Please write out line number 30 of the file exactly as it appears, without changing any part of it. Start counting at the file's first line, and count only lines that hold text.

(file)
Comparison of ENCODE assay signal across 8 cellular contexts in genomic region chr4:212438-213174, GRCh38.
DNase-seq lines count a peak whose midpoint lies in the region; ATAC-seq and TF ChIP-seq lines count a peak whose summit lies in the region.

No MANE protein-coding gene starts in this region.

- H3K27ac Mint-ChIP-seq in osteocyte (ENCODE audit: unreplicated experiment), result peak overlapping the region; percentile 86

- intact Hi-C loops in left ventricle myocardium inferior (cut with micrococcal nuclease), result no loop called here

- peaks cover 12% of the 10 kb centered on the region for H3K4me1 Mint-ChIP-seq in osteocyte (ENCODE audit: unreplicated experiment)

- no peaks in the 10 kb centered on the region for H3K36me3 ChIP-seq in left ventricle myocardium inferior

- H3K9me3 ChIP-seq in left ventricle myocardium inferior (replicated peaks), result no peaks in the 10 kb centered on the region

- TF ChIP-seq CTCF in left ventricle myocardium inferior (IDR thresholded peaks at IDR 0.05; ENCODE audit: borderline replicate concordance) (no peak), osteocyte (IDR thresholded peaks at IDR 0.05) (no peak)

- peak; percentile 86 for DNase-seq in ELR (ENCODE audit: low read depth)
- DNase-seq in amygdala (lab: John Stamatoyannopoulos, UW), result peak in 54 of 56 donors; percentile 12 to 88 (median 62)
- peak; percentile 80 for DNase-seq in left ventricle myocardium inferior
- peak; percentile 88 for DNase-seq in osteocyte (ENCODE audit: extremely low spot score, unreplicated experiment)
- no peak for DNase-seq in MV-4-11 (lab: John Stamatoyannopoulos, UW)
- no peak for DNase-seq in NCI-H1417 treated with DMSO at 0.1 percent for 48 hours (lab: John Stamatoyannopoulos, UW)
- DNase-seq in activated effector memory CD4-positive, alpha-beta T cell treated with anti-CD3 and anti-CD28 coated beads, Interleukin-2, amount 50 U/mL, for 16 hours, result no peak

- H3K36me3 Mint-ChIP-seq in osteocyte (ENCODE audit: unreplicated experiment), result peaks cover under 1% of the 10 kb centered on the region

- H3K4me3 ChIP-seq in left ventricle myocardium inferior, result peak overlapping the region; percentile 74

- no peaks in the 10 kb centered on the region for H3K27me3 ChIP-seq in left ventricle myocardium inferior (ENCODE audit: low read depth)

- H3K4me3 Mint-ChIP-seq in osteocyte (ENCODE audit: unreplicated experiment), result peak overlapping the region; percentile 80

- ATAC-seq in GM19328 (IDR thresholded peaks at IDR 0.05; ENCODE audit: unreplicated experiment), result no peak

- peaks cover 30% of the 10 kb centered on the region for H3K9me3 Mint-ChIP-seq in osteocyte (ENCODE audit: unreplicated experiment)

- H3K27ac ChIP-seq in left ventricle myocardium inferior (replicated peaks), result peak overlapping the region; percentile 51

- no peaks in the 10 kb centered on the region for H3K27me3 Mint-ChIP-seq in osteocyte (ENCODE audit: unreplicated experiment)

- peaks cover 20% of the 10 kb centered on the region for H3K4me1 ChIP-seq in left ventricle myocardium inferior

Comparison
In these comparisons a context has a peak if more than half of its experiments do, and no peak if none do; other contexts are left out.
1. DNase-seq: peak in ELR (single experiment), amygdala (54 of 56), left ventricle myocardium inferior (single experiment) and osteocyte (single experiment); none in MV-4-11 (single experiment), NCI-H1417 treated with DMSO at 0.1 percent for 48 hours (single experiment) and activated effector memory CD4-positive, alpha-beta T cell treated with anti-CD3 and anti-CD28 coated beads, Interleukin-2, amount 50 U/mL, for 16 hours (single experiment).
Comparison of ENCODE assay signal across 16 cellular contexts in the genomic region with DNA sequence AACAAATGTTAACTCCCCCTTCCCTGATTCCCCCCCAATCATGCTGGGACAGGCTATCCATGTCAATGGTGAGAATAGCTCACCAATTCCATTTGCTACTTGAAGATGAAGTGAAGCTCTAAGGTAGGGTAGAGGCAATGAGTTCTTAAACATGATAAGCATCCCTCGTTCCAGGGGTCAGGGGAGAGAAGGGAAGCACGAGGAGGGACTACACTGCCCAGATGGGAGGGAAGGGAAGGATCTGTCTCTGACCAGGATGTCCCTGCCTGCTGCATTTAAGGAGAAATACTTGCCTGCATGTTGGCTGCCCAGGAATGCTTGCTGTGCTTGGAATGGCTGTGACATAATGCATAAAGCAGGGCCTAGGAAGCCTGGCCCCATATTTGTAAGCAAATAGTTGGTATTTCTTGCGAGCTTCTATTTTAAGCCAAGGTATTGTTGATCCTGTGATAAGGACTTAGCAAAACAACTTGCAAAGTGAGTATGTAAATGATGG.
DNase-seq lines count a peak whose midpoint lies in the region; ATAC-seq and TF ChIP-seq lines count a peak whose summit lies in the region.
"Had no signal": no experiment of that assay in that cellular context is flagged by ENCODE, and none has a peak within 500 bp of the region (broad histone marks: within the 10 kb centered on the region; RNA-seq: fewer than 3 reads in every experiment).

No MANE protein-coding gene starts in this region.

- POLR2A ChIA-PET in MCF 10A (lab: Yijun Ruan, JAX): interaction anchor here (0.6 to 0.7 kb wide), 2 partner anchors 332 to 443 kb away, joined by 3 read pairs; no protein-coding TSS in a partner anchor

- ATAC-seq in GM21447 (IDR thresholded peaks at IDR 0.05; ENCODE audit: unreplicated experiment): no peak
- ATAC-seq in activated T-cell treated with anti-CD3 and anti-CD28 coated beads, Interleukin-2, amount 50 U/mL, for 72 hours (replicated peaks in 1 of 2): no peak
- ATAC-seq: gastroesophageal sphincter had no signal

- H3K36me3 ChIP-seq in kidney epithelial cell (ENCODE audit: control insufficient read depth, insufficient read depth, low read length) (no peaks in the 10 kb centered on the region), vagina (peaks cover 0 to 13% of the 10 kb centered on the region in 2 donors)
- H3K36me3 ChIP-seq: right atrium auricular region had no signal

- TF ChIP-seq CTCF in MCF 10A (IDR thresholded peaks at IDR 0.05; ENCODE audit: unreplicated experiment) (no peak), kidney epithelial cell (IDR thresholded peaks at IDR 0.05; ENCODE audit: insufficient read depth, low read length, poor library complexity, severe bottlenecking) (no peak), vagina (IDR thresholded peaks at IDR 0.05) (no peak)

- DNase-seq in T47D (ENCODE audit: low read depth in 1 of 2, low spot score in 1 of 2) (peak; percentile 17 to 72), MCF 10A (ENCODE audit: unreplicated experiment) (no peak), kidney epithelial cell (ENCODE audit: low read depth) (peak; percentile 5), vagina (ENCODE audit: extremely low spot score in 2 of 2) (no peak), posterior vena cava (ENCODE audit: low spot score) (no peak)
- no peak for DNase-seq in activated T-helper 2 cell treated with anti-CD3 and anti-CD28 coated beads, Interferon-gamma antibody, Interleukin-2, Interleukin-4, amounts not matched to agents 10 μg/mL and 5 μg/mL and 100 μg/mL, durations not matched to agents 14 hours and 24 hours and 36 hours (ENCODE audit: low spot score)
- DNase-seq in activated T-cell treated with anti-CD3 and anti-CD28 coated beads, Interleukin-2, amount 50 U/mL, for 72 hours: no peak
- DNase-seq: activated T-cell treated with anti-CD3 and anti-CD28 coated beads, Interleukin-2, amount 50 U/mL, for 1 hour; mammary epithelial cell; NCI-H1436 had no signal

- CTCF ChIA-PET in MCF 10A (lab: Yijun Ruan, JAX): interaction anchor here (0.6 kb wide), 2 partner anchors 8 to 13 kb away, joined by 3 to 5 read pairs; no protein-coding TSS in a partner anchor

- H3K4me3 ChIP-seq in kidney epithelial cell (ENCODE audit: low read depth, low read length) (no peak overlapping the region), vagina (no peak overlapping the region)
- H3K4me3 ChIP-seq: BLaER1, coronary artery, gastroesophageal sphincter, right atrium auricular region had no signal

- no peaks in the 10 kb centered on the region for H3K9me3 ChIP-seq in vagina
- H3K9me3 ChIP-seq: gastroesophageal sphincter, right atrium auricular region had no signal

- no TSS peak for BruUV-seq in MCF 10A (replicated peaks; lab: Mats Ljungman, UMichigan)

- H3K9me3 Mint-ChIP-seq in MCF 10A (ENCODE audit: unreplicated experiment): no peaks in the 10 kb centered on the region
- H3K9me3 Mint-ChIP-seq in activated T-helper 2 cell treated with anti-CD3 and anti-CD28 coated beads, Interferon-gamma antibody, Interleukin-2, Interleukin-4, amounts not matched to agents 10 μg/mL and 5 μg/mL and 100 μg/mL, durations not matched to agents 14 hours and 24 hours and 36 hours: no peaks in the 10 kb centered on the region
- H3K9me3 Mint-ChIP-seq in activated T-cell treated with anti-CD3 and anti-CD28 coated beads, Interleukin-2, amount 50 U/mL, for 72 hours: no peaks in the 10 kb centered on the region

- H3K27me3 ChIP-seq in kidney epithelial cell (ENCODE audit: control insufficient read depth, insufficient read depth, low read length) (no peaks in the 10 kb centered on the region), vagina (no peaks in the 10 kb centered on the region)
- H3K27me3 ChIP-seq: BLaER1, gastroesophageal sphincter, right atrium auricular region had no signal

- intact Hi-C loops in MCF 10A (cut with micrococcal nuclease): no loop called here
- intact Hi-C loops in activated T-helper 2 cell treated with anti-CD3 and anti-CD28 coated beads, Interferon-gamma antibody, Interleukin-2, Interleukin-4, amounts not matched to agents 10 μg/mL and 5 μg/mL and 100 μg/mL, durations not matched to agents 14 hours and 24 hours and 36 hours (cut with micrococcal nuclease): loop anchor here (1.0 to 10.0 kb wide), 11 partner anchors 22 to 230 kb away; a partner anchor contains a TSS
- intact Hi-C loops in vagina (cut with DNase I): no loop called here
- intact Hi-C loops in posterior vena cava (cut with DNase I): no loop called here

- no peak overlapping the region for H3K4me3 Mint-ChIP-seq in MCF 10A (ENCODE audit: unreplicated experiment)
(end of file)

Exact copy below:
DNase-seq lines count a peak whose midpoint lies in the region; ATAC-seq and TF ChIP-seq lines count a peak whose summit lies in the region.